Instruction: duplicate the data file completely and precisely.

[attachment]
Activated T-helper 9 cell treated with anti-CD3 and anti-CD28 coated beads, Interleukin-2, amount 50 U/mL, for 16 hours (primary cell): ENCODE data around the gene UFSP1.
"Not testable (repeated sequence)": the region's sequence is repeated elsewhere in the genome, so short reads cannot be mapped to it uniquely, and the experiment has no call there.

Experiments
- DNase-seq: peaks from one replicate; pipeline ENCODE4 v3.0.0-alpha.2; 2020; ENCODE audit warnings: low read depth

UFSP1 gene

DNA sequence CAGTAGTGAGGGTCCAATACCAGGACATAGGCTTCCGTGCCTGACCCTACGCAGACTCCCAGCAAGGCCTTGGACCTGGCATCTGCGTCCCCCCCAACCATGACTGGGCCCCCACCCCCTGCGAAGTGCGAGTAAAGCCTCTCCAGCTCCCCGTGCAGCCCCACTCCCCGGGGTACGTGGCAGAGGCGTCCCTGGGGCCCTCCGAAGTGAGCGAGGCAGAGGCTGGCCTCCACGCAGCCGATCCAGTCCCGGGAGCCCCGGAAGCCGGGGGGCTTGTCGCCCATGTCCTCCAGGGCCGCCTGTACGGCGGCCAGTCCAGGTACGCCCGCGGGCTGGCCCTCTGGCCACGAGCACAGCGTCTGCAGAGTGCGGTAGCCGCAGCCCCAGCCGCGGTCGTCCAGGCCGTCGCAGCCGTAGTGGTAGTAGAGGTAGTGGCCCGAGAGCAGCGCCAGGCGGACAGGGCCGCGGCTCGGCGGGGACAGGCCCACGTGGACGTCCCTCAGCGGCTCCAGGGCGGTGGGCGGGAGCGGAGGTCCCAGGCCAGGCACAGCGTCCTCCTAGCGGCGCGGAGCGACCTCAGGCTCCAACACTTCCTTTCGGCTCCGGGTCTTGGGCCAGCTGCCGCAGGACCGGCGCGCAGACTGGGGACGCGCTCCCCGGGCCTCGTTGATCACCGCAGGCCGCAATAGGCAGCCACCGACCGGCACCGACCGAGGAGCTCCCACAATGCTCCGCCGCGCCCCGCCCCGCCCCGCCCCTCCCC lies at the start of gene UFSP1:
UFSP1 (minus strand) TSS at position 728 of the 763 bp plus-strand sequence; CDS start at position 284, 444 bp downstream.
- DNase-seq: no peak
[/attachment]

Activated T-helper 9 cell treated with anti-CD3 and anti-CD28 coated beads, Interleukin-2, amount 50 U/mL, for 16 hours (primary cell): ENCODE data around the gene UFSP1.
"Not testable (repeated sequence)": the region's sequence is repeated elsewhere in the genome, so short reads cannot be mapped to it uniquely, and the experiment has no call there.

Experiments
- DNase-seq: peaks from one replicate; pipeline ENCODE4 v3.0.0-alpha.2; 2020; ENCODE audit warnings: low read depth

UFSP1 gene

DNA sequence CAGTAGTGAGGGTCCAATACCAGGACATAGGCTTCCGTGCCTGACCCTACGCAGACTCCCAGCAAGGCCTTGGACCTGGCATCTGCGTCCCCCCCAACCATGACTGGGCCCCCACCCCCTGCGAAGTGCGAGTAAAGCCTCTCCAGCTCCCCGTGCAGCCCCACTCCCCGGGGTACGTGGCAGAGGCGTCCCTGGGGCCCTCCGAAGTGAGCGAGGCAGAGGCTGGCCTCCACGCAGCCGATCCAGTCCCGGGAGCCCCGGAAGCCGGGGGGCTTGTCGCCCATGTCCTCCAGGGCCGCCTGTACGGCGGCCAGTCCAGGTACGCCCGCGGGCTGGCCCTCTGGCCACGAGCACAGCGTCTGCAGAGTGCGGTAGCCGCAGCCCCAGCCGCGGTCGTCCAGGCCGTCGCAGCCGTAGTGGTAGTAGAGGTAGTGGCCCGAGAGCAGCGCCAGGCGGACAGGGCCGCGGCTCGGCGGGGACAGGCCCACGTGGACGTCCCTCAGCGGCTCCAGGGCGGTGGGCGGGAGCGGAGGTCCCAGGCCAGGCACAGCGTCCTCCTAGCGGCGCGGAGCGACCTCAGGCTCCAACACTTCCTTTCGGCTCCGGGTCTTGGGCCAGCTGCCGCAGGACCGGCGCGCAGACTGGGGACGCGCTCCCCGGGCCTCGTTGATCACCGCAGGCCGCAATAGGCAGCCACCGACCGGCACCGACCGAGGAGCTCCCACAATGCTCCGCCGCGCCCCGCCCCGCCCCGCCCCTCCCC lies at the start of gene UFSP1:
UFSP1 (minus strand) TSS at position 728 of the 763 bp plus-strand sequence; CDS start at position 284, 444 bp downstream.
- DNase-seq: no peak